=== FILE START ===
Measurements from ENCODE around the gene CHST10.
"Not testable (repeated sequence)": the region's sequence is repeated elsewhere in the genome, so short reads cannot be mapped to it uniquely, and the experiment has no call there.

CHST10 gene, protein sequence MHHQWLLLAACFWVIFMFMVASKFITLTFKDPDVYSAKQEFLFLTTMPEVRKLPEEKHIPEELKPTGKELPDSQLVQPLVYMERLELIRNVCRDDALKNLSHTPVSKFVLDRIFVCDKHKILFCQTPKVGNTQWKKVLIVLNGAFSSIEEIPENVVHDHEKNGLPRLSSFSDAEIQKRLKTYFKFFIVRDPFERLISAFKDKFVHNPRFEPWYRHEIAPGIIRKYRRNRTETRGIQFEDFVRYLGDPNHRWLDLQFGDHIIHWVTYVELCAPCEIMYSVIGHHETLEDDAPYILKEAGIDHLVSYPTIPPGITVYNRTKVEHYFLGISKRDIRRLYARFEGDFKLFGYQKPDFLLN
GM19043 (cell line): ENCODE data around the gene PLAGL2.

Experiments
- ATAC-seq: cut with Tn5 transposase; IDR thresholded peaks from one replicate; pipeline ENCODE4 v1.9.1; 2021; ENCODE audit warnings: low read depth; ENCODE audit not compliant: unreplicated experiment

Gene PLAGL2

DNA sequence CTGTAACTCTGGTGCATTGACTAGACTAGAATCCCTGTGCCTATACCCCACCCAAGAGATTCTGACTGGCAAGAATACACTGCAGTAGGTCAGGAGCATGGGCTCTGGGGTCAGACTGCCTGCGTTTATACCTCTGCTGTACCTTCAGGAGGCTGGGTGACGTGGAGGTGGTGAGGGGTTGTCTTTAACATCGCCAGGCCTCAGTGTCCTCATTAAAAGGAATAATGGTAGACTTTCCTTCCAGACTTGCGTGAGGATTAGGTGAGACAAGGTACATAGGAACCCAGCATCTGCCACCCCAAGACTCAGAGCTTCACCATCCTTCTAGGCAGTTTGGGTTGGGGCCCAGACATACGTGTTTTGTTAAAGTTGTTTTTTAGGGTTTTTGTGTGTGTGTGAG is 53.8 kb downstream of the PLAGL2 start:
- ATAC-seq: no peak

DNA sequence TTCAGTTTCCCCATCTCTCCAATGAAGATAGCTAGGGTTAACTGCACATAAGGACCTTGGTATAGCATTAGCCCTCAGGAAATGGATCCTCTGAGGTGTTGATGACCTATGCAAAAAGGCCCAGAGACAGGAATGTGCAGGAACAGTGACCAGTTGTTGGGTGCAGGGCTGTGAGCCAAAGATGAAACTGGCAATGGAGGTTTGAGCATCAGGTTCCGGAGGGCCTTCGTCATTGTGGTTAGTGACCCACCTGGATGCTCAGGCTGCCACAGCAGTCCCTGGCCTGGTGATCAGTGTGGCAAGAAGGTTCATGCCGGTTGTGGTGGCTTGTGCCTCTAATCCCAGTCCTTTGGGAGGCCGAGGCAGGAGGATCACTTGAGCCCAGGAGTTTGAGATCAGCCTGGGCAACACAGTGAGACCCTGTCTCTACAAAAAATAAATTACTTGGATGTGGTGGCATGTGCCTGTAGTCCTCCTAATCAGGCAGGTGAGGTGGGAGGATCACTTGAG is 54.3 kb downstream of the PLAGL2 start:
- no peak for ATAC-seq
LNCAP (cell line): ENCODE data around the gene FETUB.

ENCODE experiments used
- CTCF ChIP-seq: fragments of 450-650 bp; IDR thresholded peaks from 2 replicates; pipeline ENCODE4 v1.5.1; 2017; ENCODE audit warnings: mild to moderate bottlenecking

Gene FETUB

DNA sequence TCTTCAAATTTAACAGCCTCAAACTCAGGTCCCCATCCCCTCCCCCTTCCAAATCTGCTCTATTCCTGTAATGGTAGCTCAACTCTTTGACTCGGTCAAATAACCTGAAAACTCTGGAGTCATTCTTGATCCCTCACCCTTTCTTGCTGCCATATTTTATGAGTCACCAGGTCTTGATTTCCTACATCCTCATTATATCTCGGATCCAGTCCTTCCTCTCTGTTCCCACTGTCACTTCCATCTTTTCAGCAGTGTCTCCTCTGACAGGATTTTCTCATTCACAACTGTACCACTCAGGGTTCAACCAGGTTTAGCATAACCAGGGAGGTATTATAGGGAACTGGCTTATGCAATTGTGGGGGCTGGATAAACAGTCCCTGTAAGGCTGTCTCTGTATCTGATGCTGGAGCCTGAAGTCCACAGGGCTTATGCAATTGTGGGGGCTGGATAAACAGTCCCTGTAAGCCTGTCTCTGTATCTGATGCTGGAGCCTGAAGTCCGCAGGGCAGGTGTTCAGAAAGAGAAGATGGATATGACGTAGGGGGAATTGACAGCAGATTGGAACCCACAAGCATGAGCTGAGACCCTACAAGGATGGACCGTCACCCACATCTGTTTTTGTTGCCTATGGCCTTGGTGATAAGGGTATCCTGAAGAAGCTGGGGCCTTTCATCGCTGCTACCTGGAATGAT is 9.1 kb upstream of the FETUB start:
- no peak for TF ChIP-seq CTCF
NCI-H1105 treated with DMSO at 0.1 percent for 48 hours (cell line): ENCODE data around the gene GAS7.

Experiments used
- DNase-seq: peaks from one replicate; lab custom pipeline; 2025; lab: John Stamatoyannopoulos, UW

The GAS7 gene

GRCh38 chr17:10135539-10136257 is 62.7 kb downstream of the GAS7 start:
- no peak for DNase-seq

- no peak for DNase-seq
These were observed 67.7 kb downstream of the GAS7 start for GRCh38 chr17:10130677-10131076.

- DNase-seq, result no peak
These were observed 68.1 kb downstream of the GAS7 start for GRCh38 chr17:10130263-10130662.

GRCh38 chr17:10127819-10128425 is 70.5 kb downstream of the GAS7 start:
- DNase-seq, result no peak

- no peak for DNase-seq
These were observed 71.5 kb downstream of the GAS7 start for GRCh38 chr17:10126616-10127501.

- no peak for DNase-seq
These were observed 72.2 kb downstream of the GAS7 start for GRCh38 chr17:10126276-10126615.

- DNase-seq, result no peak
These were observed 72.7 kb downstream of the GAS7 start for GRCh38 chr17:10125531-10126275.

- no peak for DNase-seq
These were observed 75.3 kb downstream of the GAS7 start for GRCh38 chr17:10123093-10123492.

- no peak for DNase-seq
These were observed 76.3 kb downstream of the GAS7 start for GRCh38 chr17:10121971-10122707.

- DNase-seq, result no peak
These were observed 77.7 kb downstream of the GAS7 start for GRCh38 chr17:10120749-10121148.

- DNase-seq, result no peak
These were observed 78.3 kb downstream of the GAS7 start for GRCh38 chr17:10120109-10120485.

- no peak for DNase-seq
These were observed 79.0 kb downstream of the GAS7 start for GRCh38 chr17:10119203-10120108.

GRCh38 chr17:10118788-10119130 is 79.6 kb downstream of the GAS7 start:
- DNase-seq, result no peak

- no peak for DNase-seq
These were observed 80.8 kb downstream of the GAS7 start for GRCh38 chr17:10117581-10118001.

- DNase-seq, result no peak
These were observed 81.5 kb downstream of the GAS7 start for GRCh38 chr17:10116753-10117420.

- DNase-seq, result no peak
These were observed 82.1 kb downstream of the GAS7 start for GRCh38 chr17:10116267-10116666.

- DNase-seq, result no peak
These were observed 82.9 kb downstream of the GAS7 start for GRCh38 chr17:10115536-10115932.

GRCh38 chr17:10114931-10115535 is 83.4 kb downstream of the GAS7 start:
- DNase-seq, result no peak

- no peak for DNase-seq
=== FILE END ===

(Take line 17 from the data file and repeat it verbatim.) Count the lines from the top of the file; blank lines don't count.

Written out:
- no peak for TF ChIP-seq CTCF